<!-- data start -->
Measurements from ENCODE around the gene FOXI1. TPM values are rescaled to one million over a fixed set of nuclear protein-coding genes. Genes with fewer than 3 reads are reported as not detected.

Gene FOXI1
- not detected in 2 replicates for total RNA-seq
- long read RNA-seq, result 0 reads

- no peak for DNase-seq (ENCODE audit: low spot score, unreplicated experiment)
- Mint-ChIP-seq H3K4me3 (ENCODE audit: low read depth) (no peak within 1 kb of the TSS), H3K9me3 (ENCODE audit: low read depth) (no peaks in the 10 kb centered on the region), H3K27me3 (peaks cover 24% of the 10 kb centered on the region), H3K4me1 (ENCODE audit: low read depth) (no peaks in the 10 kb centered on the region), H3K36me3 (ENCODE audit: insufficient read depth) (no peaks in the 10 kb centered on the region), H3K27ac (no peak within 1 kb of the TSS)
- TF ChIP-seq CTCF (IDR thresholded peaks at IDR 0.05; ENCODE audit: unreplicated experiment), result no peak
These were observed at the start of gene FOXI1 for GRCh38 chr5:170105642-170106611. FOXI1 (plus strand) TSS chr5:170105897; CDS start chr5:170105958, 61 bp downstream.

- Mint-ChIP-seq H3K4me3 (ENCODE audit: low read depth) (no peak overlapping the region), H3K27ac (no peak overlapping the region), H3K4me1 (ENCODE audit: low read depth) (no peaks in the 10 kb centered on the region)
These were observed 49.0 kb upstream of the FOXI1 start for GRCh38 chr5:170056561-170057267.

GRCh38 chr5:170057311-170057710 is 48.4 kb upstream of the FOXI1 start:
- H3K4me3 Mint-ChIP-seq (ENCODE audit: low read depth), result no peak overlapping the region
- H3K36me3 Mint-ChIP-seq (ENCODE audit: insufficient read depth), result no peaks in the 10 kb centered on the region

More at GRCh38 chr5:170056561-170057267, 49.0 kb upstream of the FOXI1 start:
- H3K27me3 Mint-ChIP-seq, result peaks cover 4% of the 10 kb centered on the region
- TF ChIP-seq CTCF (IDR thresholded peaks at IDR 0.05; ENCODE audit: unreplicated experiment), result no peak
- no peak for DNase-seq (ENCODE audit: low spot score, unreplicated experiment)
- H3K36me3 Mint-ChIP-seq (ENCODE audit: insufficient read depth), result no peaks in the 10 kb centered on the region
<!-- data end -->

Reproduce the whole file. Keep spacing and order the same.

Measurements from ENCODE around the gene FOXI1. TPM values are rescaled to one million over a fixed set of nuclear protein-coding genes. Genes with fewer than 3 reads are reported as not detected.

Gene FOXI1
- not detected in 2 replicates for total RNA-seq
- long read RNA-seq, result 0 reads

- no peak for DNase-seq (ENCODE audit: low spot score, unreplicated experiment)
- Mint-ChIP-seq H3K4me3 (ENCODE audit: low read depth) (no peak within 1 kb of the TSS), H3K9me3 (ENCODE audit: low read depth) (no peaks in the 10 kb centered on the region), H3K27me3 (peaks cover 24% of the 10 kb centered on the region), H3K4me1 (ENCODE audit: low read depth) (no peaks in the 10 kb centered on the region), H3K36me3 (ENCODE audit: insufficient read depth) (no peaks in the 10 kb centered on the region), H3K27ac (no peak within 1 kb of the TSS)
- TF ChIP-seq CTCF (IDR thresholded peaks at IDR 0.05; ENCODE audit: unreplicated experiment), result no peak
These were observed at the start of gene FOXI1 for GRCh38 chr5:170105642-170106611. FOXI1 (plus strand) TSS chr5:170105897; CDS start chr5:170105958, 61 bp downstream.

- Mint-ChIP-seq H3K4me3 (ENCODE audit: low read depth) (no peak overlapping the region), H3K27ac (no peak overlapping the region), H3K4me1 (ENCODE audit: low read depth) (no peaks in the 10 kb centered on the region)
These were observed 49.0 kb upstream of the FOXI1 start for GRCh38 chr5:170056561-170057267.

GRCh38 chr5:170057311-170057710 is 48.4 kb upstream of the FOXI1 start:
- H3K4me3 Mint-ChIP-seq (ENCODE audit: low read depth), result no peak overlapping the region
- H3K36me3 Mint-ChIP-seq (ENCODE audit: insufficient read depth), result no peaks in the 10 kb centered on the region

More at GRCh38 chr5:170056561-170057267, 49.0 kb upstream of the FOXI1 start:
- H3K27me3 Mint-ChIP-seq, result peaks cover 4% of the 10 kb centered on the region
- TF ChIP-seq CTCF (IDR thresholded peaks at IDR 0.05; ENCODE audit: unreplicated experiment), result no peak
- no peak for DNase-seq (ENCODE audit: low spot score, unreplicated experiment)
- H3K36me3 Mint-ChIP-seq (ENCODE audit: insufficient read depth), result no peaks in the 10 kb centered on the region